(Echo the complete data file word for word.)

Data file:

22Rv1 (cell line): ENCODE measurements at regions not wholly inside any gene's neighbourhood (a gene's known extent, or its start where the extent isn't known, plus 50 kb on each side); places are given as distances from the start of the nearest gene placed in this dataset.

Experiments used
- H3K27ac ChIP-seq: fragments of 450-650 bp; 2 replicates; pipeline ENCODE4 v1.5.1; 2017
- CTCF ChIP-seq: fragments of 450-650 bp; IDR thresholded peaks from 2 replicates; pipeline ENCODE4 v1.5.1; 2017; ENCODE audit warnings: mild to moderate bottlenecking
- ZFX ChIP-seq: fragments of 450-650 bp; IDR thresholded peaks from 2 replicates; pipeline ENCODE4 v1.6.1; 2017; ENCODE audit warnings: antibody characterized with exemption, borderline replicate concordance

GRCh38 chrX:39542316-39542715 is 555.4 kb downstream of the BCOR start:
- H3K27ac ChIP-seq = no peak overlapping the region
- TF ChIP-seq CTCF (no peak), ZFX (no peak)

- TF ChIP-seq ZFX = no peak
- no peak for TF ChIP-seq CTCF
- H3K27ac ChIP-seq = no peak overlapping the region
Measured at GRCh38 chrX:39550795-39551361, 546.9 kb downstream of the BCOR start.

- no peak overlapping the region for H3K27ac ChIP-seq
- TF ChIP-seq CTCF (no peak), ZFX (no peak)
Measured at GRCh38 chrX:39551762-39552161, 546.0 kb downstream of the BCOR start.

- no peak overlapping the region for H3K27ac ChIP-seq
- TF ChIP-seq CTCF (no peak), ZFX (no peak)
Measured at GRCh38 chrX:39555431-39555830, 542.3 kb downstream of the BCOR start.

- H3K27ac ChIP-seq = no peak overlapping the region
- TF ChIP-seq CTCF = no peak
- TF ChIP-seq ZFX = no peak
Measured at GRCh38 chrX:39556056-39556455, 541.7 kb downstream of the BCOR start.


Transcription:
22Rv1 (cell line): ENCODE measurements at regions not wholly inside any gene's neighbourhood (a gene's known extent, or its start where the extent isn't known, plus 50 kb on each side); places are given as distances from the start of the nearest gene placed in this dataset.

Experiments used
- H3K27ac ChIP-seq: fragments of 450-650 bp; 2 replicates; pipeline ENCODE4 v1.5.1; 2017
- CTCF ChIP-seq: fragments of 450-650 bp; IDR thresholded peaks from 2 replicates; pipeline ENCODE4 v1.5.1; 2017; ENCODE audit warnings: mild to moderate bottlenecking
- ZFX ChIP-seq: fragments of 450-650 bp; IDR thresholded peaks from 2 replicates; pipeline ENCODE4 v1.6.1; 2017; ENCODE audit warnings: antibody characterized with exemption, borderline replicate concordance

GRCh38 chrX:39542316-39542715 is 555.4 kb downstream of the BCOR start:
- H3K27ac ChIP-seq = no peak overlapping the region
- TF ChIP-seq CTCF (no peak), ZFX (no peak)

- TF ChIP-seq ZFX = no peak
- no peak for TF ChIP-seq CTCF
- H3K27ac ChIP-seq = no peak overlapping the region
Measured at GRCh38 chrX:39550795-39551361, 546.9 kb downstream of the BCOR start.

- no peak overlapping the region for H3K27ac ChIP-seq
- TF ChIP-seq CTCF (no peak), ZFX (no peak)
Measured at GRCh38 chrX:39551762-39552161, 546.0 kb downstream of the BCOR start.

- no peak overlapping the region for H3K27ac ChIP-seq
- TF ChIP-seq CTCF (no peak), ZFX (no peak)
Measured at GRCh38 chrX:39555431-39555830, 542.3 kb downstream of the BCOR start.

- H3K27ac ChIP-seq = no peak overlapping the region
- TF ChIP-seq CTCF = no peak
- TF ChIP-seq ZFX = no peak
Measured at GRCh38 chrX:39556056-39556455, 541.7 kb downstream of the BCOR start.